Friday, September 30, 2005

September Random Reviews

  • Swimming Upstream - Despite its familiar theme of athletic prowess and determination helping a man rise above his inauspicious beginnings, and its PG-13 rating, this Australian production is not a feel-good family film. It is a story of triumph glued together with harrowing shots of domestic violence and dysfunction. The film plays slightly like revenge against a cruel father, and while he seems to deserve it, I'm not sure the audience does. Click here for the full review.
  • I Am The Cheese - Watching this movie was possibly my punishment for being crass enough not to have liked or understood the bestselling book it was based on, back when I read it as a teen. I Am The Cheese is a loose adaptation of that book, taking liberties with the ending, so must stand alone as a film. Unfortunately, I had to stand with it. Click here for the full review.
  • And Then There Was One - Criticizing this well-meaning film feels like kicking a puppy—a sick puppy—but it's not a particularly entertaining hour and a half, when what should be a heart wrenching story is undermined by a script that treats its protagonists as saints instead of people. Unfortunately And Then There Was One is too dated and simplistic to bring anything meaningful to the AIDS on film canon, and it doesn't manage to be a compelling drama outside of the real-life tragedy of the disease itself. Click here for the full review.
Books in Brief:
  • A Complicated Kindness by Miriam Toews - Heartbreakingly, hysterically funny Nomi Nickel is the wry, confused narrator of Toews' novel about a 16-year-old Mennonite girl whose mother and sister have both disappeared, leaving her to live with her bewildered father in a town that suffocates her with its religious restrictions and limited opportunities. While the book offers fascinating insight into a community that has turned its back on much of the modern world, it's easy to identify with misfit Nomi.
  • Blackbird House by Alice Hoffman - Billed as a novel, this reads more like a collection of short stories, loosely tied together by a common setting. Imagery and symbolism overwhelm plot in the beautifully drawn but difficult to embrace character studies.
  • Eight Minutes Idle by Matt Thorne - I thought I liked this book, thought it was reminiscent of Nick Hornby, right up to the point where I started to hate it. I thought the narrator was a believably likeable cad, until the likeability was suddenly drained away and the main character's boring life revealed nothing but monotony. The writing is sharp and engrossing, but the plot and character left me cold.

"The world is not run by thought, nor by imagination, but by opinion."
- Elizabeth Drew

Would I lie to you?

Since I joined Blogcritics, I'm disturbed by how many times lately I've seen myself and other bloggers treated as official sources, journalists, people whose opinions carry weight because they are posted on the Internet. And when I read misinformation in a post taken as truth, I get angry not so much at the blogger, but at the reader who can't tell the difference.

I have opinions. I research. I write. As a blogger, as opposed to a journalist, there is no gatekeeper checking the accuracy of my facts or rationality of my opinions. Blogging offers a direct link from writer to reader, and I could write a post on what a wonderful opportunity that is for both sides, but this rant is about the danger of accepting anything I or my fellow bloggers say as truth without evaluation. And we all know - or should know - that even edited and published journalists can't be taken as absolute purveyors of truth.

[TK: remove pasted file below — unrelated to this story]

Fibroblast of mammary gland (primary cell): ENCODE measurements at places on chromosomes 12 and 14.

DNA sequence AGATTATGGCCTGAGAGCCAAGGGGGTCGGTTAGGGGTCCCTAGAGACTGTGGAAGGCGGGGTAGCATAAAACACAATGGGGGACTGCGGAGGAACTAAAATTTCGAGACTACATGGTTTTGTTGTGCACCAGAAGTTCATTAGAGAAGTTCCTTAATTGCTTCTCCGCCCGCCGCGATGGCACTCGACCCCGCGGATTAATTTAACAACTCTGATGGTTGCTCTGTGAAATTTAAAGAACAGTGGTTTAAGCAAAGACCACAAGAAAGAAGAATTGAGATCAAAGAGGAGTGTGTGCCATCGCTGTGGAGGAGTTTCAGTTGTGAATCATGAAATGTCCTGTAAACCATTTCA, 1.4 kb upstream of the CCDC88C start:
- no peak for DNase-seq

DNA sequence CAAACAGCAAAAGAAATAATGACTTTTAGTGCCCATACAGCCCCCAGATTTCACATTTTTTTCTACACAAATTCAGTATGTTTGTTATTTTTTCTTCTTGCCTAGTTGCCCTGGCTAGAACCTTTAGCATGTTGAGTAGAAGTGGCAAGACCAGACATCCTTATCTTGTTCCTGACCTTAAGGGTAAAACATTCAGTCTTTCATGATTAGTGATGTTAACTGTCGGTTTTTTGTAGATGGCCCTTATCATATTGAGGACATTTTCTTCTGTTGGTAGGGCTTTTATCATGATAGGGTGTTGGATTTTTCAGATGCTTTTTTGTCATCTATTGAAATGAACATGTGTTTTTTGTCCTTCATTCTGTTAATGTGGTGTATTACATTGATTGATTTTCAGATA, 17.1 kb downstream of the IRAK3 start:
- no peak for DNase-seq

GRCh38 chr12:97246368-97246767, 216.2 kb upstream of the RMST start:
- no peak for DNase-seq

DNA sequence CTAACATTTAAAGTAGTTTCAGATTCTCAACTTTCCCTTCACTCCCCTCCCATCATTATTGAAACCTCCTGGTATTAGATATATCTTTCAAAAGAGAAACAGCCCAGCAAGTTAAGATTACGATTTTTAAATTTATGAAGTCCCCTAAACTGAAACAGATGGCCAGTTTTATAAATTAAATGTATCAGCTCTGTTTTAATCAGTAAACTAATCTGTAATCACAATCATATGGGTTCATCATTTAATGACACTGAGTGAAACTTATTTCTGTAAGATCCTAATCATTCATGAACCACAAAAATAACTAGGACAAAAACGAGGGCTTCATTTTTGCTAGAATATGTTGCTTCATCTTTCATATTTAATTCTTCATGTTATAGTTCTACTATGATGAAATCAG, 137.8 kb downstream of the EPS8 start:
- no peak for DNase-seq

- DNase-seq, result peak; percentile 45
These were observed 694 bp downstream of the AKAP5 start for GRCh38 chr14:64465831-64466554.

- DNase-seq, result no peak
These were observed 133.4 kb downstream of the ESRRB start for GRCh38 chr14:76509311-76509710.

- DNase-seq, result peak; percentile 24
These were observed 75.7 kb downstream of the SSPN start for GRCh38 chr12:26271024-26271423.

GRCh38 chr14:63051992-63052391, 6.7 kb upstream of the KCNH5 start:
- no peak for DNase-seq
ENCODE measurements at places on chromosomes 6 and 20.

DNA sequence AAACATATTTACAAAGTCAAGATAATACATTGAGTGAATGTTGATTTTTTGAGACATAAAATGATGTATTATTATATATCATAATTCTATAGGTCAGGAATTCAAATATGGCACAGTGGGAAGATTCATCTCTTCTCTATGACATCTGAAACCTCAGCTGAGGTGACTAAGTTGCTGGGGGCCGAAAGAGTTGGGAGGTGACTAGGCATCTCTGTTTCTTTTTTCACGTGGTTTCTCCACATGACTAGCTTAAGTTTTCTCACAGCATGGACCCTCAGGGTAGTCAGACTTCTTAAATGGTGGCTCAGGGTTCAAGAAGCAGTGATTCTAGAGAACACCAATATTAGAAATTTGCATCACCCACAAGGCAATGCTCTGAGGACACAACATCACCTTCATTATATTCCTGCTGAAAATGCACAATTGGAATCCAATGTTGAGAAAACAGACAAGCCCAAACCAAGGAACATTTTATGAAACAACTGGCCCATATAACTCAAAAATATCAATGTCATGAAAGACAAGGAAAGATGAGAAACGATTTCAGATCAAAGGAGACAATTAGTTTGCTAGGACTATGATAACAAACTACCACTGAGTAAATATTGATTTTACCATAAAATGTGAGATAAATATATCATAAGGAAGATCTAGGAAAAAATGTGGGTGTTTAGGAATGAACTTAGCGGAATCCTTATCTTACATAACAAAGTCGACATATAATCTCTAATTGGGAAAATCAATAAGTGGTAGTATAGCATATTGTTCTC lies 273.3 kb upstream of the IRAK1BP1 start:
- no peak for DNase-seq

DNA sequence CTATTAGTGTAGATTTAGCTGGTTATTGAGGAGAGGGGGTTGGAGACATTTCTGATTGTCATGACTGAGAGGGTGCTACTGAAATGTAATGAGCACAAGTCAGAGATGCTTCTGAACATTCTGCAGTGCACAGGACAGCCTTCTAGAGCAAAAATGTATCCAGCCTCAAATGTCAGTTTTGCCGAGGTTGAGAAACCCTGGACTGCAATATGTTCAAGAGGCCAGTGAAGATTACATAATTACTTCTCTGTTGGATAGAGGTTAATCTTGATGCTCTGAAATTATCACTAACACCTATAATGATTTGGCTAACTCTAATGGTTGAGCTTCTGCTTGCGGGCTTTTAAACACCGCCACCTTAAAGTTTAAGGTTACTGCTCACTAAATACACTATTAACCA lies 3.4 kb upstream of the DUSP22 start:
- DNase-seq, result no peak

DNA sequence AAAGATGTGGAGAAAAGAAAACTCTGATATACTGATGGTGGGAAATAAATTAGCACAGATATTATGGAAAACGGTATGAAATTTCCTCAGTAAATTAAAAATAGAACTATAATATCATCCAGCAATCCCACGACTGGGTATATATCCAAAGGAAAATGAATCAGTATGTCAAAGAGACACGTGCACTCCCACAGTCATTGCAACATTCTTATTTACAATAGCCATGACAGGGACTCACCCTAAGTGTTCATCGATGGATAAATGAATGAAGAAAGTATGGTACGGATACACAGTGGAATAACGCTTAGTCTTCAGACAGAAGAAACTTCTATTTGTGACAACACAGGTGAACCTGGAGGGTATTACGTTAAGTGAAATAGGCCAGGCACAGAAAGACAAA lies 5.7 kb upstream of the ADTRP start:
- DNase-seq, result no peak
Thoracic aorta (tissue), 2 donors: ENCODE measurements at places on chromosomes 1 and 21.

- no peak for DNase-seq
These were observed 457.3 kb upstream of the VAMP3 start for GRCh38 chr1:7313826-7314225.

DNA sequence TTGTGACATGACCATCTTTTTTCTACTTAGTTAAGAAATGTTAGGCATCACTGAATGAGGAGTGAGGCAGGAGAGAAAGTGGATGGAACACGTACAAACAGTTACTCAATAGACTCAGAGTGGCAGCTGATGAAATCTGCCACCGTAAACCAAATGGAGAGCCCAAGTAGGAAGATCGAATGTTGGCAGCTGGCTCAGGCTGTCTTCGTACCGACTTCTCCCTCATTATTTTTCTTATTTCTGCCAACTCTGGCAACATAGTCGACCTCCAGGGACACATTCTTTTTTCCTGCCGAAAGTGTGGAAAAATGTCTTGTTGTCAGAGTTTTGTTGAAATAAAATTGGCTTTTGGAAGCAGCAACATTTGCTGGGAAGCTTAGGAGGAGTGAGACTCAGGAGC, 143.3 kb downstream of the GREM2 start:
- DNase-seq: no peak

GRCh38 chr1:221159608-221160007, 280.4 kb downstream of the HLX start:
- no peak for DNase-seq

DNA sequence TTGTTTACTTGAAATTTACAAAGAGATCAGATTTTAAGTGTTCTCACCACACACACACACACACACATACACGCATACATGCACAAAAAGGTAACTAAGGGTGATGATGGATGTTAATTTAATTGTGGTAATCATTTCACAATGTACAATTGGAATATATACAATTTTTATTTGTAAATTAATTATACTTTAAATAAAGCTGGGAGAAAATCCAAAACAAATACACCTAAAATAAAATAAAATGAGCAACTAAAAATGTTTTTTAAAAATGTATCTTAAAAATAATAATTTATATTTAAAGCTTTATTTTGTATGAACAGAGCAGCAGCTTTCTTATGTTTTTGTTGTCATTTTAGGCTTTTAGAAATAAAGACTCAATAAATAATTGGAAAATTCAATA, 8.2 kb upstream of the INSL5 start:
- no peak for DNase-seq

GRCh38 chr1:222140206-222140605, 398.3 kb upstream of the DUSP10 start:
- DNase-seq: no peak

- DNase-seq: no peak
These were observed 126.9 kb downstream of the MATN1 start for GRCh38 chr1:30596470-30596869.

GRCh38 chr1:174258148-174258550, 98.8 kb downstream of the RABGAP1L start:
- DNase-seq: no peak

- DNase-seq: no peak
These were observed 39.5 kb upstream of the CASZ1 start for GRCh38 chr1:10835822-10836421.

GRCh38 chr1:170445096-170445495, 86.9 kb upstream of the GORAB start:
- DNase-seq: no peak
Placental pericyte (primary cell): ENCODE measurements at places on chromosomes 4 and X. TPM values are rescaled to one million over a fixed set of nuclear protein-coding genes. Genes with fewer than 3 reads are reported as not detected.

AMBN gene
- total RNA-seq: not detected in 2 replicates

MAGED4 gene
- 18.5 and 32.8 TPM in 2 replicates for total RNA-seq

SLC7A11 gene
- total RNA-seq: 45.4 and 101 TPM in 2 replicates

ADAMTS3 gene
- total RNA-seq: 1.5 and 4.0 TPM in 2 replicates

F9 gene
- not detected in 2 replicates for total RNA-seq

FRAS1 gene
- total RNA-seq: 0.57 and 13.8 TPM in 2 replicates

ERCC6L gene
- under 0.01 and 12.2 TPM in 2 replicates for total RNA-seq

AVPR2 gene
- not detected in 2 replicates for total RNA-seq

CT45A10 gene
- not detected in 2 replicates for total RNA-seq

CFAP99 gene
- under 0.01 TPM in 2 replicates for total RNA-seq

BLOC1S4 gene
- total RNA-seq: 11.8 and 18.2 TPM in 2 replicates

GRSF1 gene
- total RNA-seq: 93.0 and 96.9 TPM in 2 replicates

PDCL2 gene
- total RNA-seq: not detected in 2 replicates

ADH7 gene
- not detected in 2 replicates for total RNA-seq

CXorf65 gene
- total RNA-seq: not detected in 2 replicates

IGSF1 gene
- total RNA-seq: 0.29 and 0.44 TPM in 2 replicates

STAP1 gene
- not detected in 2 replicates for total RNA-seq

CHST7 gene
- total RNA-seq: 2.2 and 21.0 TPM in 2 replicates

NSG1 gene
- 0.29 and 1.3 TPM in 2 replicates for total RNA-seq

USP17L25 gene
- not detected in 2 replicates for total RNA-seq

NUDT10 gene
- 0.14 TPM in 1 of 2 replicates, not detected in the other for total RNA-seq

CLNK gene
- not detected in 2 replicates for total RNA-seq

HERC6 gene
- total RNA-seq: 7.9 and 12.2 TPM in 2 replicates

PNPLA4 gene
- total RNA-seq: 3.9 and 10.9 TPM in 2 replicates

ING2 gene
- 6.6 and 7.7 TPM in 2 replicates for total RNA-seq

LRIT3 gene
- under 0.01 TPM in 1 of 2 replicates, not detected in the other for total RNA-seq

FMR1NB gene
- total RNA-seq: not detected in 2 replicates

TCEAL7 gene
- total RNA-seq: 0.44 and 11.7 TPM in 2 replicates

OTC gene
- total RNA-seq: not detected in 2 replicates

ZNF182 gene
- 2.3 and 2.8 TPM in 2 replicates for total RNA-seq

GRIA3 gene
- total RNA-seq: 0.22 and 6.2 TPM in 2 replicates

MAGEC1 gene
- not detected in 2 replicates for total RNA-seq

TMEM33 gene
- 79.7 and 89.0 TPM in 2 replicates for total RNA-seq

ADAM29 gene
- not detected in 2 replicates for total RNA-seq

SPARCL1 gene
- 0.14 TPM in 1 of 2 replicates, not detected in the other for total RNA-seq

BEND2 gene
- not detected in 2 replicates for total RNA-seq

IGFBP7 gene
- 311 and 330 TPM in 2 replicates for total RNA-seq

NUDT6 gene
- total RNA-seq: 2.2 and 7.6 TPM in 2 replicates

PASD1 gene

Despite having said as little as six months ago that I couldn't see the appeal of blogging, I take this seriously. I have some basis for my opinions. I've been a newspaper editor, freelance writer, non-profit public relations person. My present day job is in corporate communications for a health care organization. In those roles, I've been exposed to topics from Mexican entertainment and culture, municipal tree bylaws, cancer, hospital administration, knitting, and much more. But I'm an expert in none of them.

I also have fun with blogging. My oh-so-useful English literature degree and lone film studies class help me shape my opinions into critiques, and I was a staff reviewer for DVD Verdict and wrote reviews for the newspaper where I was an editor. I love movies, television, and books, both the content and the industries that create them. But I'm not an insider.

The Internet presents us with instant information, from reliable and unreliable sources. I am an unreliable source. Most of what we read on the Internet is, but there are clues to spotting the unreliable.

Anonymity is a big tip off, said the hypocritical blogger who goes by a pseudonym. But then I've already said I'm no expert, and my anonymity, designed to separate the Googleable work me from the personal me, is imperfect. I stand behind my opinions. My name just stands a little further back.

Lack of sources is another clue. Where is the writer getting the facts? And if the opinion isn't based on fact, it's not worth any more than my Magic Eight Ball's opinions.

Checking those sources is important. Conspiracy theorists might not trust the typical reliable sources, but look at the reputation of the organization putting out the information. The Mayo Clinic is likely a better source of information about a drug than a pharmaceutical company, for example, and far better than one person complaining she took the medicine once and it gave her hives. Then use the gut feeling test to check the correlation between the facts and the opinion - in your now-informed opinion, is the author's take on the issue reasonable?

So please, don't believe something just because I tell you to. Unless I tell you that my favourite colour is blue. And even then, skepticism is a good thing.

(Cross posted to Blogcritics.)

"Trust no one."
- Fox Mulder

Wednesday, September 28, 2005

House, M.D.: "Humpty Dumpty"